"Let books be your dining table, / And you shall be full of delights. / Let them be your
And you shall sleep restful nights" (St. Ephraim the Syrian).

Thursday, June 20, 2013

The Assyrians

There are "Eastern" Christians and then there are really Eastern Christians--those beyond the borders of the Roman Empire who carried Christianity to the farthest Eastern parts of the world in the first millennium. These include, of course, the Assyrian (sometimes if infelicitously "Nestorian") Church of the East, who will be examined in fresh detail in a book set for release this fall:  Eden Naby, The Assyrians of the Middle East: The History and Culture of a Minority Christian Community (I.B. Tauris, November 2013), 256pp.

About this book we are told:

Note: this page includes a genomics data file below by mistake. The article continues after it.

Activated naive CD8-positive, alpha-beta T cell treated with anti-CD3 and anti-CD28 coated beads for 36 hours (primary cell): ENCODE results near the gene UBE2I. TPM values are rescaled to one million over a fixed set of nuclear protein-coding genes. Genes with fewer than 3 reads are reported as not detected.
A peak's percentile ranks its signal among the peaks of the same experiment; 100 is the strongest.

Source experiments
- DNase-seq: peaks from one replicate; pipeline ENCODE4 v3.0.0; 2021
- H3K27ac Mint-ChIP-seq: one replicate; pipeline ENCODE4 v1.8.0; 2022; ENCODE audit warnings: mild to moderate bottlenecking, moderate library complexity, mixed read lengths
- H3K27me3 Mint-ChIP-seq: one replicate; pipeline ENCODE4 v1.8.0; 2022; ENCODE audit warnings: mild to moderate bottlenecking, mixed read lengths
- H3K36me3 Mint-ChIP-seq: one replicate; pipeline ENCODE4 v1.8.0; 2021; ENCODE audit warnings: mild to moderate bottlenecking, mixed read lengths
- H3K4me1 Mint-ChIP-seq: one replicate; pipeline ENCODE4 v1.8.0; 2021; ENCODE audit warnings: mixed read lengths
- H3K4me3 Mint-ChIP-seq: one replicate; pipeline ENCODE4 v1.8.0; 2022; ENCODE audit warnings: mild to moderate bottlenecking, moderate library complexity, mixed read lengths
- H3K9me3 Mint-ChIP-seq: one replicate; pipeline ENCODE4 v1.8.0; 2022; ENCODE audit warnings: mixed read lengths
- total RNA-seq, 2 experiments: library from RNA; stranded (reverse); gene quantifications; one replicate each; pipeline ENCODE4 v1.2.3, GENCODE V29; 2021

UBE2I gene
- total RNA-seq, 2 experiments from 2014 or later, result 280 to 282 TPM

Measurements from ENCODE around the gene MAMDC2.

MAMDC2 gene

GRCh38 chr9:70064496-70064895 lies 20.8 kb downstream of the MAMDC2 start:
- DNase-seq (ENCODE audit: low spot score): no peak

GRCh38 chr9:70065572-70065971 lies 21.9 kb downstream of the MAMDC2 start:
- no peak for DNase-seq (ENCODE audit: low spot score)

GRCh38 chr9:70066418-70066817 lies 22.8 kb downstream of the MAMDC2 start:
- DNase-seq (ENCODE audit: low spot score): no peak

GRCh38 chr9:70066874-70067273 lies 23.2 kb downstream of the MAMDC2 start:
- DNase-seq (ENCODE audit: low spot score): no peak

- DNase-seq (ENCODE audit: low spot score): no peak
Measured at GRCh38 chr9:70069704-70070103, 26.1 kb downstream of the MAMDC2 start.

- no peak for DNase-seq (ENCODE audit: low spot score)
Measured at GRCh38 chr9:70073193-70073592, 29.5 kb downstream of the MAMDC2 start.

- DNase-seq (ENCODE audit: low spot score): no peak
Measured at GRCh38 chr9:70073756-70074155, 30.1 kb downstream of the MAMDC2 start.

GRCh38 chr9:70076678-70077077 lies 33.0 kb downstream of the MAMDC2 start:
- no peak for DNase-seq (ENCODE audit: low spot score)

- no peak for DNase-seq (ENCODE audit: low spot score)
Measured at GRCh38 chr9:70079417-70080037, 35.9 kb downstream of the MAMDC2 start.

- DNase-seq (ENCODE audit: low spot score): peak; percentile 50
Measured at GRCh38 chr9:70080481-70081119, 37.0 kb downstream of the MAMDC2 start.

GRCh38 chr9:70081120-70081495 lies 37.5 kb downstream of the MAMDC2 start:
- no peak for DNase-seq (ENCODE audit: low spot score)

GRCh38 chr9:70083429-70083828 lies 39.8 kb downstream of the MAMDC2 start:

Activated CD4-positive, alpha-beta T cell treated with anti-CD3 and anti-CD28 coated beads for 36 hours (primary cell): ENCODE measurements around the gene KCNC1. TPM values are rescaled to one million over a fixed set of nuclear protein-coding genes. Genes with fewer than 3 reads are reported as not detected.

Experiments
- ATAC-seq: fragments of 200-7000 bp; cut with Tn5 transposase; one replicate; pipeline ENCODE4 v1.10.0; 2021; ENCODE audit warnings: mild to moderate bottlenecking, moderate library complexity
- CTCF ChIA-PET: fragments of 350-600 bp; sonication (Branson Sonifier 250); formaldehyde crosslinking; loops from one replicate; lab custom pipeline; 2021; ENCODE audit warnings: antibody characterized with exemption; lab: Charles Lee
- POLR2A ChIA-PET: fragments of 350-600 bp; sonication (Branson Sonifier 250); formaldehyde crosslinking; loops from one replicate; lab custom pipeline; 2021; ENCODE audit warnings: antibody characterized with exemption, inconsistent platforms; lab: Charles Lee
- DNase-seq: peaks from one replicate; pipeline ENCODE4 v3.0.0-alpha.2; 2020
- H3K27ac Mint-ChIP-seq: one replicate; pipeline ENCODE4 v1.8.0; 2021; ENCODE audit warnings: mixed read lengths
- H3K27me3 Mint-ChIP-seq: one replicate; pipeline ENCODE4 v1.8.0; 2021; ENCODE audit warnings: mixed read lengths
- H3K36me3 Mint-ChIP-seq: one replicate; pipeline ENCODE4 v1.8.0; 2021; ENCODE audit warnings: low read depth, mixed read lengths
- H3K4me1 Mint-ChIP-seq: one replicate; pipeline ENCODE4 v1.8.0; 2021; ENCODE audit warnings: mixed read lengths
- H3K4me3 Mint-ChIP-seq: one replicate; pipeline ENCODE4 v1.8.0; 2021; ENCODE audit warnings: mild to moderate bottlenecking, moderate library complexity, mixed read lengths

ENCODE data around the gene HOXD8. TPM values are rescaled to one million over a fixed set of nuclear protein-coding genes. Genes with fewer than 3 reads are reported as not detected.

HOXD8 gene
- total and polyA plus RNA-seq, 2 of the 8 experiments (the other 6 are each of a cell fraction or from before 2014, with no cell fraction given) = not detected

The Assyrians are the last substantial ethnic group in the world to have preserved Aramaic - the language spoken by Jesus and his disciples - as its native language. To listen to Aramaic is to catch the echoes of biblical Palestine. A minority people with distinctive cultural and religious, as well as linguistic, traditions, the Assyrians have in the modern era come under threat from the twin perils of persecution and assimilation. Though nowadays located mostly in Iran and Syria, this remarkable indigenous race - the easternmost Christians of the Middle East - were at one time numerically strong also in Iran, before falling victim in the early 20th century to Ottoman assault. The rise of Islamic exclusivity - in Iran following the Revolution of 1979, and in recent decades elsewhere in the Middle East - has further diminished the Assyrian communities, driving them from their ancient homelands. Does diaspora offer them rescue, or oblivion? Eden Naby is the foremost scholar in English of the venerable Assyrian heritage. In her much-anticipated and lively book she charts the the community from its identification with the ancient Akkadian and Assyrian empires through to Christian conversion; subsequent religious fragmentation (Nestorians, Chaldeans and Syriacs); genocide in the First World War; and statelessness and dispersal across the globe. This is the first time that the story of the resilient Assyrians has been told in its entirety.

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